Kristen MacKenzie lives on Vashon Island in a quiet cabin where the shelves are filled with herbs for medicine-making, the floor is open for dancing, and the table faces the ocean, waiting for a writer to pick up the pen. Her work has appeared in Brevity, Rawboned Journal, GALA Magazine and Extract(s) Daily Dose of Lit.
I went to Provincetown last week searching for my tribe.
Coming out in March of 2013, my declaration was met with mostly open-minded acceptance. I live on a rural island with a higher than average number of gay people, next to a big city where anything goes. Yet because of my job and my own disinclination toward social activities, I spend the bulk of my time alone. My only window into this new world I’d become a part of was through books: Jeanette Winterson, Emma Donoghue, Nicola Griffiths, and the poets, Marilyn Hacker and Mary Oliver.
When I read Mary Oliver’s poetry about the natural beauty of her home in Provincetown, I immediately started saving up for a ticket to go see it for myself. Discovering that the largest lesbian festival was held there annually clinched it. I requested a week off, booked the tickets and began anticipating.
Flash forward one year.
I’m standing on Commercial Street in my skinny jeans and my funky Seattle garage t-shirt, my newly purchased thumb ring trying to slide off my right hand. The street, the shops, the shore, the sun, they’re all exactly as I imagined. On every side of me is my tribe, these women with whom I have an unspoken connection, a link to the part of me that is newest and of which I’m most proud.
I have never felt so alone.
At the time of my coming out, someone forwarded my then husband a link to a helpful webpage: “How to tell if your wife is a dyke.” The first sign? “Has she stopped working out and begun to sit on the couch every night wearing oversized clothing and watching “The L-Word?”
As I looked around me I saw that what I’d thought had been an unkind joke was perhaps not. The reality was even more unkind.
I went back to my rented condo and changed into my regular wardrobe staples, yoga pants and running shoes and hit the trails, the health food store, the yoga studio, searching for like-minded women I knew must be out there. My yoga class consisted of myself and a very fit older man. The trails were empty. The health food store gave no more reassurance than the comfort of finding my old favorites from home, buckwheat cereal and goat’s milk yogurt.
When I attended Felice Newman and Constance Clare-Newman’s conversation about intimacy that night, the small room bulged with couples eager to learn how to maintain a strong sexual connection. The presenters were warm, accepting and intelligent. The message was the same as I has heard elsewhere, spoken or unspoken: love yourself, respect your bodies.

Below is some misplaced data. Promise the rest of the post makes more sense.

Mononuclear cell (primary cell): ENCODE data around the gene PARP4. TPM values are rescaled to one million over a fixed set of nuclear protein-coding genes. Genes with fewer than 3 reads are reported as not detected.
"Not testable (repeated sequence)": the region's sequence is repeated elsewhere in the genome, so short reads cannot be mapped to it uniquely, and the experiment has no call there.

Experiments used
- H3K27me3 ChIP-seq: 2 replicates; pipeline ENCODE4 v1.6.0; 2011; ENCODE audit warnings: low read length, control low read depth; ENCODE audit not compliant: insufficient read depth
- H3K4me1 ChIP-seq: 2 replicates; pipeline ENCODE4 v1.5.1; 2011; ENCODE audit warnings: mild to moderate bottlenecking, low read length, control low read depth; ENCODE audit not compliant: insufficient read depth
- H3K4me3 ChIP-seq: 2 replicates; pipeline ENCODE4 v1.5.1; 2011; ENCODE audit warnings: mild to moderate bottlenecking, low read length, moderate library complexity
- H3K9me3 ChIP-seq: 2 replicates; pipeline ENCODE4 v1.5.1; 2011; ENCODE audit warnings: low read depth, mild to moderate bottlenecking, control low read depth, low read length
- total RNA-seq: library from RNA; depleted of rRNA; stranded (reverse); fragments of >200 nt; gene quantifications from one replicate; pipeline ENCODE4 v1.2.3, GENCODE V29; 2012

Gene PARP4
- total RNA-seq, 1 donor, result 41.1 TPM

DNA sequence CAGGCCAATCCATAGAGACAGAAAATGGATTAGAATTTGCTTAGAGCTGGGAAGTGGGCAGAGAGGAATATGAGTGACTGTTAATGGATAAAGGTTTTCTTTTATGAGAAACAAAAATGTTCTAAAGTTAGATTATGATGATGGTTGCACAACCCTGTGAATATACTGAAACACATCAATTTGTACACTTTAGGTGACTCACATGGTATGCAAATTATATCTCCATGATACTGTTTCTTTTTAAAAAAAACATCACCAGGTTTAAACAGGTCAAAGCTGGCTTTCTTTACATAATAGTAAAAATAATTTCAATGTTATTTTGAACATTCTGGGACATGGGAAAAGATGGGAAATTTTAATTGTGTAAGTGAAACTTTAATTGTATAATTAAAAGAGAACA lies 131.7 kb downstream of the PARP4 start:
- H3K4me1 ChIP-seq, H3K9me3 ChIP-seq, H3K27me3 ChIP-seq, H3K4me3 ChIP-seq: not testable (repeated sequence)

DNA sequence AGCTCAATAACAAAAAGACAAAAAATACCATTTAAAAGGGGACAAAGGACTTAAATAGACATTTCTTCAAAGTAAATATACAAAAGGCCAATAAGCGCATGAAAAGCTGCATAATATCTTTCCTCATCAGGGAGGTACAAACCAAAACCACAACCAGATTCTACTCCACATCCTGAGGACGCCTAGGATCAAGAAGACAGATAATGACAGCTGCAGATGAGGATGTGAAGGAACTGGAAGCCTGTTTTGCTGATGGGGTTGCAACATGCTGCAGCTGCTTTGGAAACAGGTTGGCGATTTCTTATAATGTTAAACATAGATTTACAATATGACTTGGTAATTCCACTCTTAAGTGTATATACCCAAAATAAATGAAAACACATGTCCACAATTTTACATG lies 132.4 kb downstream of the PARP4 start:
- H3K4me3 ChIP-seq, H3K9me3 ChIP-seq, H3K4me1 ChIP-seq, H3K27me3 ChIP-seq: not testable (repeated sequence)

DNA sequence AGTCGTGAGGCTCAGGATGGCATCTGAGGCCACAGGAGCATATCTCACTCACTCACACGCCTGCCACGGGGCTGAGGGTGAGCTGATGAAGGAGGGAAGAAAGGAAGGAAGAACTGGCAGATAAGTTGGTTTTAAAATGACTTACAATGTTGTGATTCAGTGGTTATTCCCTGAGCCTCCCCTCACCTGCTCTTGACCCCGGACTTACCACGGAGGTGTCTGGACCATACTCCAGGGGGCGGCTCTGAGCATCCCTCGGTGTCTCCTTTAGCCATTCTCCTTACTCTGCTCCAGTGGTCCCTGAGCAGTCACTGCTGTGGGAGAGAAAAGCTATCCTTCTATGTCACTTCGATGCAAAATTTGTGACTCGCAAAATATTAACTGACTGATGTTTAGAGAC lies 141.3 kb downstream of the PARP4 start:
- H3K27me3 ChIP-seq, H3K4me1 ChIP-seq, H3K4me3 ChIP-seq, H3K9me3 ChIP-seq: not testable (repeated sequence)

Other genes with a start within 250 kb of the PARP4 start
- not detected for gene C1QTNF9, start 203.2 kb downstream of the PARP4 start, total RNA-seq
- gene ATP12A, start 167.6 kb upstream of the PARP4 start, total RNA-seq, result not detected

I spent the hour with my fingernails digging into my palms to keep from standing up and asking the question that had begun to eat at me with every plus-sized body that bumped past me on the street or squeezed into the door of the local diner.
“How can a person say they love themselves and respect their body when they’re clearly abusing and neglecting it every time they make unhealthy food choices or click the TV remote one more time?”
But I said nothing. I went back to place I was staying and asked Google, why are so many lesbians overweight? It spit back studies and blog posts, and a percentage that sounded low to me: 75% of lesbians are overweight. One blog post soundly rejected the study based on its grossly inadequate research and cited other bloggers humorous retorts: “90% of lesbians are also vegan so how are these broads getting so fat on tofu and nutritional yeast?”
The figures on the street didn’t lie though. Healthy, fit lesbians may exist, but they did not appear to be in Provincetown for Women’s Week.
Arriving back at home in Seattle, my straight male workout partner and longtime friend sat with me at our favorite vegan restaurant and listened sympathetically to me rant over steaming bowls of curried butternut squash soup with crusty sourdough bread on the side.
I am not ignorant of the reasons for choosing to overeat, to stop working out, or for neglecting other forms of self-care. I’m painfully aware of how food can be the only comfort that may be available for some, how obesity can be a shield against further assault, and how unworthy of a healthy, happy lifestyle a person in recovery (or denial) may feel. It is not as easy as simply eating healthier food and exercising more. I know this.
And yet, each day I wake up with the same past behind me: abuse, addiction, denial, self-hatred. I wake up in a body that I love and have chosen each day to honor as the only home I will ever truly inhabit. The choice to love myself opened the door to seeing where I was not choosing to ask for what I need. I continue to see and I continue to commit myself to choosing.
It’s quiet back here at home. My books are stacked where I left them, the spines shining in the light of the morning sun peeking past the clouds. These are my silent tribe, telling me their stories as they always do. When I go to yoga Thursday night with my workout partner, I want to look at each person sitting next to me on their mats. These are my tribe too, even if I didn’t know it. They are, because I choose them.